Between cheap instant and mildly more expensive fairly-traded whole bean coffee, fresh ground and prepared, I am somewhat agnostic. That is, I do not know my own mind.
The crusty granules of instant coffee require small investments of time and effort to get a quick cuppa joe. I can keep a jar of ’em, and a sugar bowl, by the nearest tap and grab a fast refill of lukewarm caffeinated goodness. The product is consistent, usually pretty cheap, and does not take me far out of my stream of consciousness to prepare.
It is also fairly soulless.
It may be consistent, but that is “consistently drinkable, but far from memorable.” Except the occasional experimentation with variously flavoured, or cheaper, or fill-in-the-blank attempt to be other than cheap instant coffee. (By the way, that over-priced Starbucks crap instant sucks worse than the over-priced Starbucks crap espressos, imo.)
Working from whole-bean coffee is nearly the polar opposite. Different beans and roasters taste differently. For an exercise in meditation, I grind the beans to suit the method I will be using to prepare, and mindfully work through every step of the process. Which can be very calming.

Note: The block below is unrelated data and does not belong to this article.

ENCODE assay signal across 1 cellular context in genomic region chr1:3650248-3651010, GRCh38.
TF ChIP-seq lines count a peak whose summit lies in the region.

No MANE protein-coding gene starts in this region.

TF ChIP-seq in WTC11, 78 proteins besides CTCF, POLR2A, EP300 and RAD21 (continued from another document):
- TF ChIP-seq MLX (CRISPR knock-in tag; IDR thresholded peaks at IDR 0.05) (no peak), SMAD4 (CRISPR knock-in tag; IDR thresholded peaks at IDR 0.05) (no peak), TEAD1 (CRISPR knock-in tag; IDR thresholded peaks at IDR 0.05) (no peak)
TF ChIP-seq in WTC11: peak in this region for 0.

But… sometimes the beans are awful, and no amount of care results in a tasty cup. It could be the source of the beans, it could be how they were stored, roasted; it could be any of the million and one variables between the grower and me. Or it could be me. I may not have cleaned my coffee maker, or pot, or grinder (yes, grinders need to be cleaned occasionally. The make-or-break of great coffee is some of the natural oils, and those oils get on everything in a coffee grinder, and those oils can go rancid just like butter can.)
The variability of working from whole beans means I am less likely to have a perfect cup of coffee. It requires skill and diligence on my part, which interferes with my ability to do other things. But, when it is successful, I am more focused on it, making the achievement an even greater accomplishment.
The same may be true of the failures. Sure there are days when the instant is too wimpy, or a bad decision to try that generic brand, but usually I don’t care enough about the moment even to throw out the bad brand – slug it back and code on. I am much more affected by a bad bag of beans, or a lump of sour cream landing in an otherwise perfect espresso.
I guess I will just muddle on, both coffee gourmet and gourmand depending upon the moment.